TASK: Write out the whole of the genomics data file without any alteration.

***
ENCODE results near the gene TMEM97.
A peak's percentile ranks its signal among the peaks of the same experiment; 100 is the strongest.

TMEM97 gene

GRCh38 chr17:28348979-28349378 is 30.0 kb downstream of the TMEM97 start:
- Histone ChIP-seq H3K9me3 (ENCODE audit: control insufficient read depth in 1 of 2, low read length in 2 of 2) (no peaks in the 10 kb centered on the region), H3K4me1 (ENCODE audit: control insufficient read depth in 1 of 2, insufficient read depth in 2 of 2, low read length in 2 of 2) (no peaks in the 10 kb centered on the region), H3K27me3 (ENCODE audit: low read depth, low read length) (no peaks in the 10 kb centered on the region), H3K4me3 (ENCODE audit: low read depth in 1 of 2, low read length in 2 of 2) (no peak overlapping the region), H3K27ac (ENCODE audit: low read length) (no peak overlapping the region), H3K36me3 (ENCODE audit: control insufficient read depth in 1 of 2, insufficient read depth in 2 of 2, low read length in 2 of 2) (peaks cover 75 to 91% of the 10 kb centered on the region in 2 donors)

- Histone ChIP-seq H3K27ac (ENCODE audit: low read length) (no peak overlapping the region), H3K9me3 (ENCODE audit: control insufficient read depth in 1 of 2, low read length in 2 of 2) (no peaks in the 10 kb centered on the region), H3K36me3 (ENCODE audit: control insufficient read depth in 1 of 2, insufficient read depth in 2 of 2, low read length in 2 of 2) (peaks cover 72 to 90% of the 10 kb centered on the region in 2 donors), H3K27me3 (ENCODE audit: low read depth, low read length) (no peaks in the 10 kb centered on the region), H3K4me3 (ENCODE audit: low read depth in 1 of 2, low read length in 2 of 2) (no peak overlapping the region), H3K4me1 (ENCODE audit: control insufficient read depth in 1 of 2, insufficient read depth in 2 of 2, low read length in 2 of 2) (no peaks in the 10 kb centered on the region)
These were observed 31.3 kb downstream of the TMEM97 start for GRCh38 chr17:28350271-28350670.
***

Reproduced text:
ENCODE results near the gene TMEM97.
A peak's percentile ranks its signal among the peaks of the same experiment; 100 is the strongest.

TMEM97 gene

GRCh38 chr17:28348979-28349378 is 30.0 kb downstream of the TMEM97 start:
- Histone ChIP-seq H3K9me3 (ENCODE audit: control insufficient read depth in 1 of 2, low read length in 2 of 2) (no peaks in the 10 kb centered on the region), H3K4me1 (ENCODE audit: control insufficient read depth in 1 of 2, insufficient read depth in 2 of 2, low read length in 2 of 2) (no peaks in the 10 kb centered on the region), H3K27me3 (ENCODE audit: low read depth, low read length) (no peaks in the 10 kb centered on the region), H3K4me3 (ENCODE audit: low read depth in 1 of 2, low read length in 2 of 2) (no peak overlapping the region), H3K27ac (ENCODE audit: low read length) (no peak overlapping the region), H3K36me3 (ENCODE audit: control insufficient read depth in 1 of 2, insufficient read depth in 2 of 2, low read length in 2 of 2) (peaks cover 75 to 91% of the 10 kb centered on the region in 2 donors)

- Histone ChIP-seq H3K27ac (ENCODE audit: low read length) (no peak overlapping the region), H3K9me3 (ENCODE audit: control insufficient read depth in 1 of 2, low read length in 2 of 2) (no peaks in the 10 kb centered on the region), H3K36me3 (ENCODE audit: control insufficient read depth in 1 of 2, insufficient read depth in 2 of 2, low read length in 2 of 2) (peaks cover 72 to 90% of the 10 kb centered on the region in 2 donors), H3K27me3 (ENCODE audit: low read depth, low read length) (no peaks in the 10 kb centered on the region), H3K4me3 (ENCODE audit: low read depth in 1 of 2, low read length in 2 of 2) (no peak overlapping the region), H3K4me1 (ENCODE audit: control insufficient read depth in 1 of 2, insufficient read depth in 2 of 2, low read length in 2 of 2) (no peaks in the 10 kb centered on the region)
These were observed 31.3 kb downstream of the TMEM97 start for GRCh38 chr17:28350271-28350670.